These productions have attempted to address unanswered questions by the relevant authorities in the post war context. Productions such as My Other History and Rondo have used their theatrical space to promote the idea of a ‘common identity’ and a ‘shared history’; aspects which have not been focused by the government’s reconciliation process. Similarly, Widows revolves around disappearances, torture and extra-judicial killings that have taken place during a civil conflict. These are some of the burning issues faced by the people in Sri Lanka’s war affected areas that have not been answered. Therefore, Political Theatre has the potential to meaningfully engage and to advocate for reconciliation. Apart from Widows, all three English Political plays (this includes Travelling Circus) have been performed to smaller audiences consisting of at least 100 people. Due to limited funding and audience, these plays hardly go for a re-run. Hence these productions have not been able to reach a larger audience and to advocate their political message.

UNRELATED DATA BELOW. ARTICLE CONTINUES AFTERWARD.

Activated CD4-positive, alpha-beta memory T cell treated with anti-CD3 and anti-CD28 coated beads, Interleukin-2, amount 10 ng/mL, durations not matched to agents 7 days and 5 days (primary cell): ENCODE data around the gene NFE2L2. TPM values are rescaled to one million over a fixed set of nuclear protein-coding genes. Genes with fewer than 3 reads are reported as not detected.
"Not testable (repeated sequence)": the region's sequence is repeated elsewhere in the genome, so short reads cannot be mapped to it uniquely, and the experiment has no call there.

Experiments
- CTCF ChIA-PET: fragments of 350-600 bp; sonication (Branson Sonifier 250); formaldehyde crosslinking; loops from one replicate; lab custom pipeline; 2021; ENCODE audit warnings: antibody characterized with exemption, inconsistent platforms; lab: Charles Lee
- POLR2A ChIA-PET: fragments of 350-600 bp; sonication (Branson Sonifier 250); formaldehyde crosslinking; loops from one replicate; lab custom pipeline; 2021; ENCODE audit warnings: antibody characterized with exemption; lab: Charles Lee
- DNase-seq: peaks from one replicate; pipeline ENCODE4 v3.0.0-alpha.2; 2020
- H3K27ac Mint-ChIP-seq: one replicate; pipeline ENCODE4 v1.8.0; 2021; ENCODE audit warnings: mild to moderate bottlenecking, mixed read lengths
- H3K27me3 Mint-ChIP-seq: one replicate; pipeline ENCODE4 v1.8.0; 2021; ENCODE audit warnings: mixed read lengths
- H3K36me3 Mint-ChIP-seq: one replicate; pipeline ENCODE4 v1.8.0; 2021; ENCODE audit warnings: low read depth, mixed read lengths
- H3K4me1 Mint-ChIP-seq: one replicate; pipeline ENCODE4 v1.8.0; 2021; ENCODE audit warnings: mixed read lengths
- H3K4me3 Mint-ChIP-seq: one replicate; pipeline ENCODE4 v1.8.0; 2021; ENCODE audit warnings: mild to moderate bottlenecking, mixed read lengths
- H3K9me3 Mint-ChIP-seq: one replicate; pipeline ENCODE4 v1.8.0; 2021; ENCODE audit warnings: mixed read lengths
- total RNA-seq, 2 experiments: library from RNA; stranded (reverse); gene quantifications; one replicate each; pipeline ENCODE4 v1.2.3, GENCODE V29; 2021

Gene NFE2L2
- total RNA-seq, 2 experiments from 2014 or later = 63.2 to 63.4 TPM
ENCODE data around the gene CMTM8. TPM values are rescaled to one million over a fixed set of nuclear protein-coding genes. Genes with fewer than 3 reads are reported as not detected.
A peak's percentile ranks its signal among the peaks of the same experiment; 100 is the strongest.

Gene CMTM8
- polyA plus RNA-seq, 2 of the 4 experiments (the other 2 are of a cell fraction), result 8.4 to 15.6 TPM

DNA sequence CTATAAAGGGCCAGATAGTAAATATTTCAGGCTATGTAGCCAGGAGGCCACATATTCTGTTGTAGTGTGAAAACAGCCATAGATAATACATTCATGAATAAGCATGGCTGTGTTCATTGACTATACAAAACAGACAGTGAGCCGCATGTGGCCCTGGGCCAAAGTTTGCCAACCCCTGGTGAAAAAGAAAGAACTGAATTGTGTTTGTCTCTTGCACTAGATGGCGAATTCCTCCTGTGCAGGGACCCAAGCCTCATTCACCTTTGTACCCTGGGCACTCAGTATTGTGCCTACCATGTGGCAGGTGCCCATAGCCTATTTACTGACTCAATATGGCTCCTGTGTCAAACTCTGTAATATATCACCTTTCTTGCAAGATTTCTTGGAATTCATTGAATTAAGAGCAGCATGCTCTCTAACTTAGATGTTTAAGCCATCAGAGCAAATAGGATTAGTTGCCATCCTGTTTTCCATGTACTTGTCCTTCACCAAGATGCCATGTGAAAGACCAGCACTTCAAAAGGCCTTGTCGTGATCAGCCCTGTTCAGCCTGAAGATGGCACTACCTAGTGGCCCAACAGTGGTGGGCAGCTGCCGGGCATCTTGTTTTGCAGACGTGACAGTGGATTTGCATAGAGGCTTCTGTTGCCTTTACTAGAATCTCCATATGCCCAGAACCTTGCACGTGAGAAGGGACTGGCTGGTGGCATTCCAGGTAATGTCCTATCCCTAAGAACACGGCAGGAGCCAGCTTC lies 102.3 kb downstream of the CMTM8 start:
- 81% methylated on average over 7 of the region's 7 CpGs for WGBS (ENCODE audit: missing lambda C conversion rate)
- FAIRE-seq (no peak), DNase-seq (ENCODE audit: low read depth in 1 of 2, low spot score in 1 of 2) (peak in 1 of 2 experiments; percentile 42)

A critical gap in Sri Lanka’s reconciliation process is the limited utilization of creative arts such as theatre to promote and address reconciliation in the post-war context. As noted by Ogu-Raphael if theatre is utilized to its full potential it “can create the awareness that conflict is antithetical to societal progress and development by helping the people to understand issues through metaphoric communication and providing a communal experience which relates the individual to groups and the groups to the forces controlling the society.” [27] In fact the final report of the LLRC underlines the “importance of cultural affiliations in the process of national reconciliation”[28] as well as the need to promote “greater understanding among the communities” through theatre.[29] The Political Theatre despite having a great potential to engage in contemporary politics, continues to struggle with the challenges above mentioned, which have limited its ability to respond to reconciliation. Media Freedom in Sri Lanka continues to be supressed where dissenting media outlets and personnel continue to be threatened and harassed by the government and military. The notion of ‘patriots’ and ‘traitors’ coupled with Sinhala nationalism and religious extremism continue to prevail. Unless these issues are addressed by relevant stakeholders, Sri Lankan Political Theatre will not be able to play a proactively role in Sri Lanka’s reconciliation process.